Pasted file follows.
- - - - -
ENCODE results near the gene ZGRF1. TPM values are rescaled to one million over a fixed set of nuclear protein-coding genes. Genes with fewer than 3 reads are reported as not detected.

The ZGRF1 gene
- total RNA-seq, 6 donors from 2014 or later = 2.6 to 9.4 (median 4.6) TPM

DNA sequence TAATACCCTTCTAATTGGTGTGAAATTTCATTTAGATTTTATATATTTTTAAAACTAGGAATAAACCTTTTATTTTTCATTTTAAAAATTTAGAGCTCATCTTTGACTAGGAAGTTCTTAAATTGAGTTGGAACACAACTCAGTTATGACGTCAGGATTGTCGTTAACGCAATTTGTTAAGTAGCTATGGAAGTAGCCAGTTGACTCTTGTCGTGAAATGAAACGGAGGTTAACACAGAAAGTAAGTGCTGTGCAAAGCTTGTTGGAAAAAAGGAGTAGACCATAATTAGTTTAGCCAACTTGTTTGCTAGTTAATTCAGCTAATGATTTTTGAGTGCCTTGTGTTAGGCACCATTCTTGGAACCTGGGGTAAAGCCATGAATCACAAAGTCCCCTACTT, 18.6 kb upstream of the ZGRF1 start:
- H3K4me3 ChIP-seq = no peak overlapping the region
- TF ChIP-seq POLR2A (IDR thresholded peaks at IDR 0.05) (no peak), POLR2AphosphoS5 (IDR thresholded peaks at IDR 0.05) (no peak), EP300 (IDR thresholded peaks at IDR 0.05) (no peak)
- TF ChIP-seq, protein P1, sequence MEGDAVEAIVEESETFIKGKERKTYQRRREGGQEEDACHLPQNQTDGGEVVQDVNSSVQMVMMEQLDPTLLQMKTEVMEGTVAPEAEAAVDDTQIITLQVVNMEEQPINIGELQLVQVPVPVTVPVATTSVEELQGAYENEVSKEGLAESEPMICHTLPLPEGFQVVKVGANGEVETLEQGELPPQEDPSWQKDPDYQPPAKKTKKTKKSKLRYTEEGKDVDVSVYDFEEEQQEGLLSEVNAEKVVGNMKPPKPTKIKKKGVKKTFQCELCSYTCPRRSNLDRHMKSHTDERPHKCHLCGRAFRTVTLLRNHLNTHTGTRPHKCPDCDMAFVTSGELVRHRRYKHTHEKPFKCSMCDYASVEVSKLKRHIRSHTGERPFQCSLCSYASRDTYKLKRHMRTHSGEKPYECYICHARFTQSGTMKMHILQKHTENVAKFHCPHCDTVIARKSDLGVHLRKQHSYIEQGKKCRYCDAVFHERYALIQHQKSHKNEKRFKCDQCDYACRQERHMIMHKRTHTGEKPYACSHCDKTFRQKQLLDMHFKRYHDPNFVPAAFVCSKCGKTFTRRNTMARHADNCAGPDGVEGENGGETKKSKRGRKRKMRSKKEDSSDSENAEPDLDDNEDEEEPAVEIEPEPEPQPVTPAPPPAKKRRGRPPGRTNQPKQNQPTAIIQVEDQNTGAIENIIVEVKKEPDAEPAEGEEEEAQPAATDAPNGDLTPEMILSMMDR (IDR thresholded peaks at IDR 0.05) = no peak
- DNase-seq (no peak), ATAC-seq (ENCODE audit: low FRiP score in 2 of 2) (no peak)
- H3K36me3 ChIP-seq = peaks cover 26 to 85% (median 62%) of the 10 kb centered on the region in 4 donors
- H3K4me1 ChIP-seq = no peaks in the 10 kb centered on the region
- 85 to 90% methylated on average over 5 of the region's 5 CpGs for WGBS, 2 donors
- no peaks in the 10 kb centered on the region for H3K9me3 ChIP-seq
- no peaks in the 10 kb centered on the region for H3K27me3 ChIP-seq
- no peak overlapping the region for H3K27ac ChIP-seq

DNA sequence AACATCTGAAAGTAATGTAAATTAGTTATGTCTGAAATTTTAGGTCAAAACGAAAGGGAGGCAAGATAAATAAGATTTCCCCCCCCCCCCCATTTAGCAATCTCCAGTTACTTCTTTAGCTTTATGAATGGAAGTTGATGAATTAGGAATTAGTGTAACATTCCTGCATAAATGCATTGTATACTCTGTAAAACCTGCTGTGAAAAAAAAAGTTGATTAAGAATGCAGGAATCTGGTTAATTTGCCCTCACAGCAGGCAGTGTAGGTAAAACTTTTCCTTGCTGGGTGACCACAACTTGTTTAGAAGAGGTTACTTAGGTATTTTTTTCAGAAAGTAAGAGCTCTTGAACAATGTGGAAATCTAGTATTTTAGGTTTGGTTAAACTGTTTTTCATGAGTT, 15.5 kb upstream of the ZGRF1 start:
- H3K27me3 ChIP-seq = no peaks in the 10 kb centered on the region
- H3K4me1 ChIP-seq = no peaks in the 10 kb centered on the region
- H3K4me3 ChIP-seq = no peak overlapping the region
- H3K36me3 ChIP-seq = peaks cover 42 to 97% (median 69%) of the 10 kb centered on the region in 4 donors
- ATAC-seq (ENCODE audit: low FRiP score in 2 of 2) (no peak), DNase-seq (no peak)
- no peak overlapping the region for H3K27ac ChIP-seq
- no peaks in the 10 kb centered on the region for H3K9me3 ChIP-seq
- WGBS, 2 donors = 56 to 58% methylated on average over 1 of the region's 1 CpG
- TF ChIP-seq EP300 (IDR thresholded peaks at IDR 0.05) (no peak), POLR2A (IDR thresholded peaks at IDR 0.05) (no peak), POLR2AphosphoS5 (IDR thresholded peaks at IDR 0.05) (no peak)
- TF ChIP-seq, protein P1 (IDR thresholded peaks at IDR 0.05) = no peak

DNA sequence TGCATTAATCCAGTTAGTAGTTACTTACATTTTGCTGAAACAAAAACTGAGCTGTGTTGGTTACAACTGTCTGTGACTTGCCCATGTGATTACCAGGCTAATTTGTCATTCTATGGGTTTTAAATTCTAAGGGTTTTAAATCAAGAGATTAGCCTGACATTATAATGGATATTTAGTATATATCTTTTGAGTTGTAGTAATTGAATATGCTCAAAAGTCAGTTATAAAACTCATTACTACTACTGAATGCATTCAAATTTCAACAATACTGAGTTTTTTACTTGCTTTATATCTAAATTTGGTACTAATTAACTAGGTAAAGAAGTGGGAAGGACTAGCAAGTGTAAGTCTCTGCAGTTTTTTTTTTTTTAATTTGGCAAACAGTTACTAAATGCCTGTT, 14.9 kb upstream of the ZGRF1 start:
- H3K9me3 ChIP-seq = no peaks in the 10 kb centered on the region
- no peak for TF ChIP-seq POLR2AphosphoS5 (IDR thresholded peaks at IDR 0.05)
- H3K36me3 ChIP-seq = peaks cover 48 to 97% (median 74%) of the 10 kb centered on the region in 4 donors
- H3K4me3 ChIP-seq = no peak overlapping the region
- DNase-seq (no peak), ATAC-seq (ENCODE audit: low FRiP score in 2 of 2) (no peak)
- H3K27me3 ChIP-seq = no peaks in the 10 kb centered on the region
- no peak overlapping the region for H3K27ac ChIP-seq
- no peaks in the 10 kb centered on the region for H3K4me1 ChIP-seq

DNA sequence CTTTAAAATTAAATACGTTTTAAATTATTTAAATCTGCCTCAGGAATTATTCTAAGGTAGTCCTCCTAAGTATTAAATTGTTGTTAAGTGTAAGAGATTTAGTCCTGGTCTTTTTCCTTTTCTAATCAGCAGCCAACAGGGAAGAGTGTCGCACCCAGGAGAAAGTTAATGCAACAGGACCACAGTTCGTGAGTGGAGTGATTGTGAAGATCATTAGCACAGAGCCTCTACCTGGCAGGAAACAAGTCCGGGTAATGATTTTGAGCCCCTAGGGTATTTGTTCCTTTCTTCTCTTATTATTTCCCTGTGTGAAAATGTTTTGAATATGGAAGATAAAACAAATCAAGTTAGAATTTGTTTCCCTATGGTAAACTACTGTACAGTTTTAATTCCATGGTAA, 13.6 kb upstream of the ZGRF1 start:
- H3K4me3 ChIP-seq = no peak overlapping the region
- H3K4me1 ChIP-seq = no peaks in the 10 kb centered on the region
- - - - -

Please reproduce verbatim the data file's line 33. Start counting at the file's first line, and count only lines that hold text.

- no peak overlapping the region for H3K27ac ChIP-seq